To be successful at setting up their own businesses, however, Higgins says advisors must hatch a plan ahead of time. “We had a pretty smooth transition because we did a lot of planning in advance,” he says, like scoping out office space, computer IT vendors, payroll providers, and banking relationships. Another crucial step is finding a custodian that’s “willing to support you and help you grow your business,” Higgins says. Higgins and his team are using Charles Schwab as their custodian, and are also getting technology and compliance support, among other things, from Schwab. “They’ve done a phenomenal job,” Higgins says.
Advisors must also know that just because they may be good at managing a portfolio and client relationships, that doesn’t mean they’ll be good at running a business, Higgins warns. “You have to have an entrepreneurial instinct, and pay attention to detail,” he says. Dell’Orfano agrees, but says he’s noticed that advisors are learning from the mistakes of their peers who’ve already made the transition, and are “taking a lot more time to analyze what it takes to run an independent practice.”
Being a Good Manager
That’s good news, because the breakaway brokers who end up creating the most profitable firms are good business managers, says Philip Palaveev, a senior manager at Moss Adams who’s in charge of advisor market research. Beside wanting to control their own destiny, believing that they can serve their clients better solo, and creating equity in a firm that they can sell when they retire, one of the main attractions to going independent is pulling in more money, he says, so advisors must realistically assess the challenges associated with running a business. Despite the fact that most advisors working at wirehouses are entrepreneurial by nature, when they break away from the wirehouses they “underestimate how much time they will spend managing the business,” Palaveev says. At wirehouses, brokers can devote nearly all of their time to clients and relatively little time on practice management, he says. Once they go independent, they’ll find they’re spending from 30% to 50% of their time running the business, he says, so to free up more time with clients they should consider outsourcing some functions, or joining an existing RIA firm instead of going it alone.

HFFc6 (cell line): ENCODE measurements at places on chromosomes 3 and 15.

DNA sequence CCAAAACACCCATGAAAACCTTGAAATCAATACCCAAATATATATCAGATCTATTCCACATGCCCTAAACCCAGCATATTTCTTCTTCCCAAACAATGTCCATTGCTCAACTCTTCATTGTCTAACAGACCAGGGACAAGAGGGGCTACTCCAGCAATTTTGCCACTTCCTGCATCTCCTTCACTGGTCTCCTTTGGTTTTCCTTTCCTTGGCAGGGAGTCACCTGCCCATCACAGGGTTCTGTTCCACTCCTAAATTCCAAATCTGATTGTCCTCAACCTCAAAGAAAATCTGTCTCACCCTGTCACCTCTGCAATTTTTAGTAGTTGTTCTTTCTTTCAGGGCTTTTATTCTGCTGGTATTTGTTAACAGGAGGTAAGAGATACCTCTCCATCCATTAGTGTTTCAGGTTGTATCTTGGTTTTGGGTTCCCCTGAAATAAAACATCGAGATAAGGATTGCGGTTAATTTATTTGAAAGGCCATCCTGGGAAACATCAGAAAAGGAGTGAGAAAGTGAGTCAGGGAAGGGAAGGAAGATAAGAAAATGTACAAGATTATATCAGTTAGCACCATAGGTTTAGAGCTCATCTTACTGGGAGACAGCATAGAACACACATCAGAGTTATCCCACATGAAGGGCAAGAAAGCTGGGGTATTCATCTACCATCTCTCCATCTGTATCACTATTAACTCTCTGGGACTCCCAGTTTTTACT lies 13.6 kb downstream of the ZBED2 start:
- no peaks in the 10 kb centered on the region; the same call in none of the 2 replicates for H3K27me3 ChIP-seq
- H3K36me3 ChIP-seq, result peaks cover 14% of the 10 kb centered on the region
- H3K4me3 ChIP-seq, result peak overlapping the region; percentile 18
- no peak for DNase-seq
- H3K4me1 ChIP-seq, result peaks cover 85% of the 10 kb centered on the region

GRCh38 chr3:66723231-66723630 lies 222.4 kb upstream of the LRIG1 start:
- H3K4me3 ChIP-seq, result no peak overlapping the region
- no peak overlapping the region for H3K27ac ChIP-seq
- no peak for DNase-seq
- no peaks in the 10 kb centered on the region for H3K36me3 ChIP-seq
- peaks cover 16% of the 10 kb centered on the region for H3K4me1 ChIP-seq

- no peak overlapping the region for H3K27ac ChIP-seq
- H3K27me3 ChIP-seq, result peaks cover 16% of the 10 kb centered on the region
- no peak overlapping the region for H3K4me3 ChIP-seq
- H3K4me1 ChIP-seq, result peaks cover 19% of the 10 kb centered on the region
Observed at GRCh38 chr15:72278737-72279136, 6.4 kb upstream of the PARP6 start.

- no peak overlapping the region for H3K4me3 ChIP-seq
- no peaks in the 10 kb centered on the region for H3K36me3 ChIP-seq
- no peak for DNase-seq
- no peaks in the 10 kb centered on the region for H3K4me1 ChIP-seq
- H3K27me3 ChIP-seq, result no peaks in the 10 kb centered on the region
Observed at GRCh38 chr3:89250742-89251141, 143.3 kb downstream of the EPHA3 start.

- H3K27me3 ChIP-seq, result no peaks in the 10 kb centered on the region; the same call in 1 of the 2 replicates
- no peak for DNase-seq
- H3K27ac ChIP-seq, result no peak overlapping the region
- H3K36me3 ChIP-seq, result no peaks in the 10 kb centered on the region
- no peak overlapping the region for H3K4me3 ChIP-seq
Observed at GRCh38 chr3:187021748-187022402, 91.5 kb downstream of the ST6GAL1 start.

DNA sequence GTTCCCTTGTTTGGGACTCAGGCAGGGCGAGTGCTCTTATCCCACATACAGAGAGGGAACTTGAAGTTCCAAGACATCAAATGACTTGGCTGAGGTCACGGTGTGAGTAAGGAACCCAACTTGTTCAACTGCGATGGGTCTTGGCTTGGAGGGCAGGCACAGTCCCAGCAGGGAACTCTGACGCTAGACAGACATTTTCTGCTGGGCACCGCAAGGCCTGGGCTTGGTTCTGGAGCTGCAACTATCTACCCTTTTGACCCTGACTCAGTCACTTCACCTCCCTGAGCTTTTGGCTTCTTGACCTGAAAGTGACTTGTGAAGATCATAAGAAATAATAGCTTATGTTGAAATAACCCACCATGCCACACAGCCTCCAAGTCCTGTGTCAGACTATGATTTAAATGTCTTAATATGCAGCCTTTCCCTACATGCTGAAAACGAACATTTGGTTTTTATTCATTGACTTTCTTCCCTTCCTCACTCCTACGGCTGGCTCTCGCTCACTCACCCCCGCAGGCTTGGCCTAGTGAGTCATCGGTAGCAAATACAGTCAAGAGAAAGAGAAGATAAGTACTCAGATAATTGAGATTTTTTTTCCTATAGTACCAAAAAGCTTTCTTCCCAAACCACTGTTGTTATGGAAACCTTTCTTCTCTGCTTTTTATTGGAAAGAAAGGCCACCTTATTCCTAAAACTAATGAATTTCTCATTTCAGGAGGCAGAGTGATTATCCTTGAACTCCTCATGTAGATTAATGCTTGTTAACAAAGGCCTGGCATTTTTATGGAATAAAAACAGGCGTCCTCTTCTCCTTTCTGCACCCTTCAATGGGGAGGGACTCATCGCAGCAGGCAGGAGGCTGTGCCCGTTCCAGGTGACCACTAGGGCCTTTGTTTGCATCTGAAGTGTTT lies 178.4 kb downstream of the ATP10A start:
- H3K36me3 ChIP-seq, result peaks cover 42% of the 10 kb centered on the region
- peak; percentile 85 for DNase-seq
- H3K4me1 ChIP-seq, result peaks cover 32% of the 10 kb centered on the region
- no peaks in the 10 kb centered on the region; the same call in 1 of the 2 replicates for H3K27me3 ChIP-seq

Another popular option is for breakaway brokers to link up with an independent broker/dealer firm. MacKillop says many breakaway brokers are getting a significant chunk–in some cases as much as 70%–of their revenues from commissions, so they need to park their Series 7 license at a broker/dealer in order to keep collecting the commissions. That’s what a former Smith Barney rep did when she decided to join U.S. Fiduciary. Like other breakaway brokers, she left Smith Barney because “she wanted to be more objective, have control over her destiny, and [control] what she was doing with her clients,” MacKillop says. She’s now an employee of U.S. Fiduciary’s broker/dealer and its RIA practice. MacKillop points out that neither Schwab nor TD Waterhouse’s transition service for breakaway brokers allows them to move their Series 7 license. “This is where the TD Waterhouse and Schwab strategy [to recruit breakaway brokers] has a hole in it,” he says. “It puts the advisor in a position of either having to give up that stream of revenue or find another alternative.”